TPC Scottsdale: Stadium Course

We were all a little jealous when our classmates came to school wearing their blue Nike golf shirts with the TPC Scottsdale logo.
We were all a little jealous when our classmates came to school wearing their blue Nike golf shirts featuring the TPC Scottsdale logo.

A few of my 4th Semester classmates got jobs working out at TPC Scottsdale partway through their enrollment at the Golf Academy. Seeing them come to school wearing their blue Nike golf shirts featuring the white TPC Scottsdale logo on the chest was like a status symbol. Even though it was a work uniform for them, we all knew where they were going after school, and we were a little jealous.

Now that the semester’s winding down and guys are starting to interview for other jobs, those blue shirts are slowly disappearing as loyalties shift elsewhere. I told a couple of them, “We’ve got to get out there and play before we graduate,” knowing that if I couldn’t get on with one of them, I was unlikely to pony up the $299-339 it costs to play the Stadium Course this time of year ($243.50 after 3:00p, which is more expensive than even Torrey Pines). Even in the heat of the summer months, greens fees can still be well over $100.

The Phoenix Open has been played at TPC Scottsdale since 1987, but from 1932-1935 and again from 1939-1955, the event was played at Phoenix Country Club (PCC). It was discontinued after the 1935 tournament until Bob Goldwater Sr. convinced fellow Thunderbirds, a prominent civic organization in the Phoenix area, to help run the event. Beginning in 1955, The Arizona Country Club alternated as event host with PCC until 1975 when Phoenix Country Club again became the event’s permanent home.

In the mid-80s, the Thunderbirds began looking for a new tournament site as a way to grow the Open, which was limited in size and number of spectators by the Phoenix Country Club venue. Many locations in Phoenix were considered initially but scrapped due to environmental concerns. PGA Tour Commissioner Deane Beman stepped in to help and eventually brokered a deal with Scottsdale Mayor Herb Drinkwater to secure land within the city of Scottsdale for a stadium-style course. They chose wisely. TPC Scottsdale is in a beautiful spot – set in the Sonoran Desert and surrounded by views of the McDowell Mountains.

Construction of the Tournament Players Club of Scottsdale and the Stadium Course began in January of 1986 when the design team of Tom Weiskopf and Jay Morrish was directed by Beman to create a stadium-like design similar to that of TPC Sawgrass, which allowed all spectators a perfect view of the tournament action.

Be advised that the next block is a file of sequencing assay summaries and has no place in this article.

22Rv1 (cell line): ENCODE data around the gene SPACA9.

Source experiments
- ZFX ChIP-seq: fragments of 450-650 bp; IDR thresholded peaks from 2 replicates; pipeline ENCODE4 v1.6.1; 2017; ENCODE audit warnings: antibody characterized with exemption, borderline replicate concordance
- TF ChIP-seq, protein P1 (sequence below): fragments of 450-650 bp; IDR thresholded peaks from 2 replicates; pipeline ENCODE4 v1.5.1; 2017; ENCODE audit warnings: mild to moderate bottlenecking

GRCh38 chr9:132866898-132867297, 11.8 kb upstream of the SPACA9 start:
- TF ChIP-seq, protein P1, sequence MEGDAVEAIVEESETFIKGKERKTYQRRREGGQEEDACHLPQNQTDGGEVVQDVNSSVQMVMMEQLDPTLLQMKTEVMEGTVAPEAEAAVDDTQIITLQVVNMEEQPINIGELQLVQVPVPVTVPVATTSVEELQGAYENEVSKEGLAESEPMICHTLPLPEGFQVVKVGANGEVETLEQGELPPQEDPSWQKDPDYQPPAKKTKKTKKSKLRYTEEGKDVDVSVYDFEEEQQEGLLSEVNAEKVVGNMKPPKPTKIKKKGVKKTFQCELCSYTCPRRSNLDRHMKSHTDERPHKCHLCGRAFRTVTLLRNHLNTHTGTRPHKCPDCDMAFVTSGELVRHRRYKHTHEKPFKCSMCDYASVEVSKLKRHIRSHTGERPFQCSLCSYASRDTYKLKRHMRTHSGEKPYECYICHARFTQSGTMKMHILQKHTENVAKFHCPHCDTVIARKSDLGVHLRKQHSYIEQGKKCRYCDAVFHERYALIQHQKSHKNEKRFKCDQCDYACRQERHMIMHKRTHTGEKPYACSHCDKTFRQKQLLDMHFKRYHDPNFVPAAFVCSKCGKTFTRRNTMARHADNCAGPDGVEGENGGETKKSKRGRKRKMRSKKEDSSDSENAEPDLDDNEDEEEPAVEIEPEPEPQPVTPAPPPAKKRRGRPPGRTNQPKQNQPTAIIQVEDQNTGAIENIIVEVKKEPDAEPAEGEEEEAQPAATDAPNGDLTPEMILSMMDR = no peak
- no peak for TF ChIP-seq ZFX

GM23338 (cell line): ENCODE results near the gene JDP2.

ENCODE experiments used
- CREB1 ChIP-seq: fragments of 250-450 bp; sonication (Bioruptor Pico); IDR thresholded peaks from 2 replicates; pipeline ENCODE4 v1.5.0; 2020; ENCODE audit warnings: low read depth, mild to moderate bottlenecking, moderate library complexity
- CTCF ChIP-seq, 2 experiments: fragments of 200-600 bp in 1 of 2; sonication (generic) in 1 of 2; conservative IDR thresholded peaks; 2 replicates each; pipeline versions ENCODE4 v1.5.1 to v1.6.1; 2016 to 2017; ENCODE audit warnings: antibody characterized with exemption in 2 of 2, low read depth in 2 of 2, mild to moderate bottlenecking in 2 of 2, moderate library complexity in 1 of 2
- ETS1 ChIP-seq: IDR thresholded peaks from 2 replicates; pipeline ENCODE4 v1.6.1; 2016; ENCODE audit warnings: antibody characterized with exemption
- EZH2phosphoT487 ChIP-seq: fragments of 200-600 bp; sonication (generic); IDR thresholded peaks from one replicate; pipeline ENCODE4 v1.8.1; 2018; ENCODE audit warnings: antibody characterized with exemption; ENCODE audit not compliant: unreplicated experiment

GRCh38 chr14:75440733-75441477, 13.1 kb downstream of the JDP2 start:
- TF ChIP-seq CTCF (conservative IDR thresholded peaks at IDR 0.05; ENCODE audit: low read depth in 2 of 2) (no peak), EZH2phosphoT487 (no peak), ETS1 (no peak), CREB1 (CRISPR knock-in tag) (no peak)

The Tournament Players Clubs were Deane Beman's
The Tournament Players Clubs were a dream of PGA Tour Commissioner Deane Beman’s to further advance the Tour’s charitable contributions.

TPC stands for Tournament Players Club, and TPC Scottsdale became the 6th such club to join the network of Tournament Players Clubs. They were a dream of Beman’s to “embody the Tour’s rigorous quality standards, provide unparalleled venues for Tour events, and further advance the Tour’s charitable contributions.” TPC Scottsdale has hosted the Phoenix Open for the past 29 years and over 500,000 fans annually attend one of the most popular non-major events on Tour.

In November of 2014, the Stadium Course reopened following an extensive seven-month renovation. The project included the relocation of four greens, resurfacing all the greens, reshaping and re-grassing all the tees, relocating and reshaping all the bunkers, replacing the cart paths, and re-landscaping the desert areas. It now plays 7,261 yards from the Championship (Tour) Tees to a Par of 71 because it only has three Par 5s, a course rating of 74.7, and a slope of 142. Here are some of the highlights of the round:

Holes Worth Writing Home About
I wasn’t as familiar with the front nine as I was the back nine at TPC Scottsdale because over the years, I haven’t picked up the tournament coverage on television until right around the time guys are making the turn. You can really see what Weiskopf and Morrish were thinking when they built the Stadium Course.

Many of the fairways and greens sit well below hills and mounds on either side above, giving this desert golf course almost a valley-like feel for the players. It’s all so that the massive galleries that attend every year can get a better view of the action.

The Par 4 6th hole is the best hole on the less heralded front nine at TPC Scottsdale.
The Par 4 6th hole is the best hole on the less heralded front nine at TPC Scottsdale.

My favorite hole on the front nine was the 432-yard Par 4 6th. It’s a beautiful golf hole. You’ll want to play your tee shot between the first two, staggered fairway bunkers to give yourself a short iron in. I bombed my drive, had just 143 in, and made an easy two-putt par. The greens on the Stadium Course are pretty firm, and you might consider hitting one less club into several of the complexes if they’re not elevated, to allow for a little roll-out, especially if the pin is all the way in the back.

The one thing you couldn’t help but notice if you were watching the tournament coverage on TV this year was the new, bright white sand of the bunkers out on the Stadium Course. They really popped in HD! In all my golfing life, I have never played out of sand like this – so fluffy and powdery, that at this moment I’m still struggling to find the right words to describe their actual consistency. They reminded me almost of moist sea salt. And they were so bright that if you didn’t have your sunglasses on, the glare reflecting back at you would hurt your eyes.

Holes 16, 17, and 18 make for a great finishing stretch, and when we were coming in, the lighting was just about perfect. We were entering another gorgeous desert sunset. How can I not write about hole No. 16? It’s probably the 2nd-most famous Par 3 on the Tour next to the 17th at TPC Sawgrass, but it’s easily the loudest and the rowdiest. As we had hoped, the scaffolding was still up on the left-hand side (even if it was just a shell of its former self), and to get to the tee, we had to drive our carts through the same opening where the players entered to cheering and jeering fans seven weeks earlier.